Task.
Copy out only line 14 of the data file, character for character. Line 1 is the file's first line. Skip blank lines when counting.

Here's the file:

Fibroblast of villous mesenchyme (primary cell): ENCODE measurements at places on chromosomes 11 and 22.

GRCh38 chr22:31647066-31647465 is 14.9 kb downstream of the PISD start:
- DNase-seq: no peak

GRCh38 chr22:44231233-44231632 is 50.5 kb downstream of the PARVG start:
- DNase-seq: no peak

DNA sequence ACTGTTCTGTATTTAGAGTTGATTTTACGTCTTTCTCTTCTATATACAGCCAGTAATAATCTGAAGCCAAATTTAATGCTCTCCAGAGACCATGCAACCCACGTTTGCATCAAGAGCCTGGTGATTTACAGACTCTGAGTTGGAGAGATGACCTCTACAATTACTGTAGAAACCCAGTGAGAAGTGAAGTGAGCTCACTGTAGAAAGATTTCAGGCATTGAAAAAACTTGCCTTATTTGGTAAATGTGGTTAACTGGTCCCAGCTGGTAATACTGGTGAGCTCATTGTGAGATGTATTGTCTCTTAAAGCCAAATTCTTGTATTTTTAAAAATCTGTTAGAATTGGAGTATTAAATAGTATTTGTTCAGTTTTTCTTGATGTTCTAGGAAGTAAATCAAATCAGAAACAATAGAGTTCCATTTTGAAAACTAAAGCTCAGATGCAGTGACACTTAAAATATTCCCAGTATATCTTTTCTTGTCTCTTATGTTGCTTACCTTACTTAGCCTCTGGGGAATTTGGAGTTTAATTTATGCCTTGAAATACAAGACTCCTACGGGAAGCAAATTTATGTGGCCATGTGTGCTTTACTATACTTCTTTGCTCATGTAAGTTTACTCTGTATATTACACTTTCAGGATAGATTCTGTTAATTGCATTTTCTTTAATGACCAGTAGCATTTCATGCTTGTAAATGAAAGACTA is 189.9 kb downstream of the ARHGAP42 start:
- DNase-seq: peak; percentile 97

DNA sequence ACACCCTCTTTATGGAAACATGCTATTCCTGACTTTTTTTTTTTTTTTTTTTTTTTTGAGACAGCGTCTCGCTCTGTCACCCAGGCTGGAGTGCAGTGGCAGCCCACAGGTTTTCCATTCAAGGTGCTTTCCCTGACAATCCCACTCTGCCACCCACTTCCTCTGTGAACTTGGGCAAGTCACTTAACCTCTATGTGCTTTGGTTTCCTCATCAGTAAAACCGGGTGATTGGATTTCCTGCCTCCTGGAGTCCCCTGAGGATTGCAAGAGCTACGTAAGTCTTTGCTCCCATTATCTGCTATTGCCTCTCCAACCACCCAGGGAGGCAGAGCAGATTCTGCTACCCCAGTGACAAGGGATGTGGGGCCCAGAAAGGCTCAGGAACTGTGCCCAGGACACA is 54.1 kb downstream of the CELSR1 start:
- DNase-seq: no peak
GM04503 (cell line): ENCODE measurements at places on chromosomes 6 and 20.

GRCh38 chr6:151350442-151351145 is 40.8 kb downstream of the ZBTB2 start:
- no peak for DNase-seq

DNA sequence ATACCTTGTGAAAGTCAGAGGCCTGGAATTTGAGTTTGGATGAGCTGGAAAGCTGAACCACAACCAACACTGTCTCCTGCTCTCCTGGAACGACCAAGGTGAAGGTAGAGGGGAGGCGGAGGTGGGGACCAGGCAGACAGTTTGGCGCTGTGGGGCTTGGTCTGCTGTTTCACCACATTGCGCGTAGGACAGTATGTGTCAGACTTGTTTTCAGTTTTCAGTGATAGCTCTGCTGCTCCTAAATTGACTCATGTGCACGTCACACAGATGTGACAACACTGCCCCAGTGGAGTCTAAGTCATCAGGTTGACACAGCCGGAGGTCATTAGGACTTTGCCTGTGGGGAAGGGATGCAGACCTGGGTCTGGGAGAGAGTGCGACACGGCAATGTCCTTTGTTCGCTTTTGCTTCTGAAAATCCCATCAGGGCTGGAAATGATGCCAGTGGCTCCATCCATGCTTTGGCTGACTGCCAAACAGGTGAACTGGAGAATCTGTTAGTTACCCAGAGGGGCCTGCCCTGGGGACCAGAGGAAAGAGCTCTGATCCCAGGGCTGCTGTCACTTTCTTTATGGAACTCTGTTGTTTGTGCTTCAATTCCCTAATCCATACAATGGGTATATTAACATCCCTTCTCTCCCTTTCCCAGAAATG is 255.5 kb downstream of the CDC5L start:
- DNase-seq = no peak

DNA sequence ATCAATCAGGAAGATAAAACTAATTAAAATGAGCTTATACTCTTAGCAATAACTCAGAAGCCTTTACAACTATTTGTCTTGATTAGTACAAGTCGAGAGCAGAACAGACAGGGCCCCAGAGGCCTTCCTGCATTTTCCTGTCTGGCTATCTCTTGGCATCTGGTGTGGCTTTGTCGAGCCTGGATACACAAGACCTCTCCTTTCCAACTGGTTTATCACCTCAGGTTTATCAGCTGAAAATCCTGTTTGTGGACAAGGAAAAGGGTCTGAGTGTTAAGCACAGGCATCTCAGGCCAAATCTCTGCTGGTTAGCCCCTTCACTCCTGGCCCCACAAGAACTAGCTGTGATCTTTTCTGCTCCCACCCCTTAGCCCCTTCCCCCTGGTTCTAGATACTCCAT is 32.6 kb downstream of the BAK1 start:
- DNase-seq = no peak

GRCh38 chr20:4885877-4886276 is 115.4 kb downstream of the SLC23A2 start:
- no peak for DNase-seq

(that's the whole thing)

- DNase-seq = no peak